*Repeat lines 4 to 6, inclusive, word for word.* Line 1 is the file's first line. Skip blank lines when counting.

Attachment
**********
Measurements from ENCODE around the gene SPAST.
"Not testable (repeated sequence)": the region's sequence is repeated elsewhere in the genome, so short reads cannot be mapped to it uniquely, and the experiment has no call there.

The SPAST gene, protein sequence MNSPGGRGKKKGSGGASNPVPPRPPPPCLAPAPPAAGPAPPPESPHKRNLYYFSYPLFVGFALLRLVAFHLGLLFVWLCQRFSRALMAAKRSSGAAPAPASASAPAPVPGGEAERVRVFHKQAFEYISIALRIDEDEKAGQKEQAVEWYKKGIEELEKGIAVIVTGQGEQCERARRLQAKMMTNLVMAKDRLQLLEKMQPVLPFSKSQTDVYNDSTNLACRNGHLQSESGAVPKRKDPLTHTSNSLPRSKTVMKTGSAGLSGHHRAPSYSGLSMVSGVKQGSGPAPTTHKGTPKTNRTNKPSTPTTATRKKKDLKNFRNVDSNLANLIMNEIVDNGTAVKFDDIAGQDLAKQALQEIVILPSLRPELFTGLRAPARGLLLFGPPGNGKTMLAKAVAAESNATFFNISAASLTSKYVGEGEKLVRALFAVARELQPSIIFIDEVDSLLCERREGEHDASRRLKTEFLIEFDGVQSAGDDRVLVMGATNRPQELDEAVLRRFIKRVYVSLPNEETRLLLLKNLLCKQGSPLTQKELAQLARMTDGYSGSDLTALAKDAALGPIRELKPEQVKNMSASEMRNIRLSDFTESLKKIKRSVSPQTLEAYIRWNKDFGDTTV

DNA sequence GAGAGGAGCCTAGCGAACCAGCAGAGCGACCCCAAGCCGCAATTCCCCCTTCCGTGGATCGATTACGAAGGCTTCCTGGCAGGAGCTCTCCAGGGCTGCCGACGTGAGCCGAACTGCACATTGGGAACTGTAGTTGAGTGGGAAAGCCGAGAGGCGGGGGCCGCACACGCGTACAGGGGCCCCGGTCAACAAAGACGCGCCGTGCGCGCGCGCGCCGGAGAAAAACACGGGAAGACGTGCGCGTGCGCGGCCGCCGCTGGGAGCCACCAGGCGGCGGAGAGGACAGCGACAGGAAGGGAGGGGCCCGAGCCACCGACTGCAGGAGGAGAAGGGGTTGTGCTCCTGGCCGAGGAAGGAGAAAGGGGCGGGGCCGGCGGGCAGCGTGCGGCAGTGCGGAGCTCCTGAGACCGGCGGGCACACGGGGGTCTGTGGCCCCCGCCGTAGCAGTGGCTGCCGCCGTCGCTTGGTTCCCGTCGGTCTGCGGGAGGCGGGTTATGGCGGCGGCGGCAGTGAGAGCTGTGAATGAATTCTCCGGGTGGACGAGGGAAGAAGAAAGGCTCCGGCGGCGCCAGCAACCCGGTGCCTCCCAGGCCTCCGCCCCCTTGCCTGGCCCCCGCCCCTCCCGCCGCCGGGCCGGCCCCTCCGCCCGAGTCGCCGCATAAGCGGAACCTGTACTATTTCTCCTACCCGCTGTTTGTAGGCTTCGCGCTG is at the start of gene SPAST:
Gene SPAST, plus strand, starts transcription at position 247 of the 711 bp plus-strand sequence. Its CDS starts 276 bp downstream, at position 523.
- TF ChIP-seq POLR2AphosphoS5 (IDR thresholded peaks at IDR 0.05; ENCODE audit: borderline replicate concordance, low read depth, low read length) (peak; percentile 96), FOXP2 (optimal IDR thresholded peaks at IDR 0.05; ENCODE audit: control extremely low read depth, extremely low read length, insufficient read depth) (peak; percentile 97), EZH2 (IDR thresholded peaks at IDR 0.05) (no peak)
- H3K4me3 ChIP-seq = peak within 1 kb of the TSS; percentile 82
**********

DNA sequence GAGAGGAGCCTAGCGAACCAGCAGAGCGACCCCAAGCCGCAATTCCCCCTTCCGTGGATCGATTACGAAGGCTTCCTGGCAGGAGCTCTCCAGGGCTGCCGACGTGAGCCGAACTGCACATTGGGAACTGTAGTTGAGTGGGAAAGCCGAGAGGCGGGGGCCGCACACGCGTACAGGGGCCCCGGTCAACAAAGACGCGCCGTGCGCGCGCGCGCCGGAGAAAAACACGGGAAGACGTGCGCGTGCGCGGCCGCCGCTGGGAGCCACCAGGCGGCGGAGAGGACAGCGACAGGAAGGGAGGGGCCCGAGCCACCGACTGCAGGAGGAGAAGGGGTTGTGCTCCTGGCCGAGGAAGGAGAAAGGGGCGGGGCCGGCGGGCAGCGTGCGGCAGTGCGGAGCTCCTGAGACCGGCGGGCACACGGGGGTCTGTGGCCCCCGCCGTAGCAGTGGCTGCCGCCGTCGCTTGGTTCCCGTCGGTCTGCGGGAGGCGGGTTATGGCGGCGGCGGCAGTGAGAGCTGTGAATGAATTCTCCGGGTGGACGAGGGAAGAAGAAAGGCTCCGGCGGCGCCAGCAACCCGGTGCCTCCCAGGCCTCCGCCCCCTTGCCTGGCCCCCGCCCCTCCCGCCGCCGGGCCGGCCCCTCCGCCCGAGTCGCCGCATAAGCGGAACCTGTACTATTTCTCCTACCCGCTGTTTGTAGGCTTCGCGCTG is at the start of gene SPAST:
Gene SPAST, plus strand, starts transcription at position 247 of the 711 bp plus-strand sequence. Its CDS starts 276 bp downstream, at position 523.
- TF ChIP-seq POLR2AphosphoS5 (IDR thresholded peaks at IDR 0.05; ENCODE audit: borderline replicate concordance, low read depth, low read length) (peak; percentile 96), FOXP2 (optimal IDR thresholded peaks at IDR 0.05; ENCODE audit: control extremely low read depth, extremely low read length, insufficient read depth) (peak; percentile 97), EZH2 (IDR thresholded peaks at IDR 0.05) (no peak)